A Lot or a Little?
What you will—and won't—find in this TV show.
Despite some homophobic language (“carpet muncher,” “tortilleras”) that’s called out for being homophobic, this drama sends a strong pro-LGBT message, with relationships both hetero- and homosexual taken seriously and given weight and dignity. There are also complex messages about ethnicity and background, with many proud Latino characters who talk about nuanced subjects like gentrification and whether it’s important to speak Spanish as a Latin American.
Positive Role Models
The characters in Vida are complex and varied, presenting an unusual-for-TV picture of a low-income neighborhood with characters who have dignity and agency. Many characters have both good and bad sides to them -- they make mistakes and grow over the course of the series.
Violence & Scariness
Violence is infrequent but upsetting: In one early scene, a woman gets a nosebleed and then falls to the floor of her bathroom, dead, while a pool of blood spreads beneath her head. We then see her friends and loved ones reacting to her death: grieving, crying.
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Sex, Romance & Nudity
Expect strong sexual content such as a woman receiving oral sex from a man (we see her outstretched legs and his bobbing head), and then sex with moaning and thrusting, while the bare backside of the man is visible at length. No one talks about using a condom, and the man is cheating on his fiance, and in an alleyway at a funeral, to boot.
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Cursing "bulls--t," "f--k," "hell," "s--t," "c—t," women call each other "bitch." There’s also language related to being LGBT (“carpet muncher,” “tortillera”) and relating to ethnic identity, like when a Mexican woman calls a white woman a “Becky” and says she’s going to “Columbus” the traditionally Latino neighborhood, and calls two Latina women “pinches gringas” (a pejorative term for white women) and is then called a “chola.”
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Drinking, Drugs & Smoking
Characters work at a bar -- expect to see people drinking, sometimes to excess. One character in particular drinks and then gets sloppy, emotional, and violent. A main character smokes cigarettes, another man vapes something out of an e-pipe.
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Parents Need to Know
Parents need to know that Vida is a complex, mature drama about two women who return to their old neighborhood when it's going through changes. Sexual content is strong, with implied oral sex and intercourse with thrusting, moaning, and an extended view of a man's bare backside; expect to see same- and opposite-sex coupling. Violence is infrequent but emotional: a mother dies onscreen (we see her fall to the floor and blood pooling beneath her head) and her bereaved loved ones cry, scream, and otherwise grieve visibly at length. Language includes cursing ("bulls--t," "f--k," "hell," "s--t," "c--t," "bitch"), racial language (characters are called "chola," "gringas," a "Warby Parker bitch" and other epithets), and homophobic language ("carpet muncher"). However, LGBT relationships are central and given respect and dignity, sending a strong message of diversity. Much of the drama in this show centers on nuanced issues such as gentrification, language, racial/ethnic identity, sexuality; watching may spark conversations about deep topics. Characters drink alcohol, especially one who drinks heavily and becomes emotional and/or violent. A main character smokes cigarettes.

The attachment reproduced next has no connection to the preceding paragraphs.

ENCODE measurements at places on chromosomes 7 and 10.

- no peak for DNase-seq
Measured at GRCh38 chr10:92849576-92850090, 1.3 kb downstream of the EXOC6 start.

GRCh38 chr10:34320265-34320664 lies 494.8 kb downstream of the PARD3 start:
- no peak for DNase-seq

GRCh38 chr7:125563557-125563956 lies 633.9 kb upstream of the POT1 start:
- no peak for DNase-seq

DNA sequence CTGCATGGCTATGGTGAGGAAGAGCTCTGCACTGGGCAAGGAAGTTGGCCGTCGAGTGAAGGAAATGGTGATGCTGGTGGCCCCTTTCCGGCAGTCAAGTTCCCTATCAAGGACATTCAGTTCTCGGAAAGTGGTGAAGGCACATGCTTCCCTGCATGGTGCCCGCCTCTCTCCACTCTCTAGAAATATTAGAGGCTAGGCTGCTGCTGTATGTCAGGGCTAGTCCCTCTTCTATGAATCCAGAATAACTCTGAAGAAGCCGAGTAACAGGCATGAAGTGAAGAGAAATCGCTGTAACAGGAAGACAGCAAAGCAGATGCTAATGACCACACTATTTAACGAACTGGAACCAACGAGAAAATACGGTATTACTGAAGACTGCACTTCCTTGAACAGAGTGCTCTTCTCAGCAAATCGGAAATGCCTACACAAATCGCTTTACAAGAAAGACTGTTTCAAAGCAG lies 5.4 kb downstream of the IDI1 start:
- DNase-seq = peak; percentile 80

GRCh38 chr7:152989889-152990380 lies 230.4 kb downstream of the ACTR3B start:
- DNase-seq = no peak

Is It Any Good?
Engrossing and very cool, this drama's interesting setting -- a rapidly gentrifying lower-income Latin neighborhood in East L.A. -- gives it a unique sense of place. Not that Emma and Lyn appreciate it, at least at first. Emma, whose always-in-place carmine-red lipstick is an emblem for her put-together life, has a heavy job with a demanding boss in Chicaco; Lyn's been chasing a bohemian life in San Francisco, with a gringo boyfriend who likes her enough to invest in her line of Aztec lotions. Both of them are surprised to find themselves back home again, quickly embroiled in the neighborhood politics they became a part of as soon as they inherited their mom's building (which is half-filled with undocumented immigrants, Lyn tells us in Vida's first episode).
But while in lesser shows the people in the neighborhood would be types mouthing slogans, these residents quickly emerge as real, complex people -- hot-tempered young Mari (Chelsea Rendon), who's fighting her neighborhood's gentrification in YouTube videos and on the streets, Vidalia's widow, (played sympathetically by non-binary actor Anzoategui), so bereft at her wife's passing that she screams silently in the bathtub in one scene. Emma and Lyn may have tried to escape their pasts. But their lives are woven into the neighborhood -- there's no escape. Not that anyone, even conflicted Emma, would want to get far from this fascinating and complex show.
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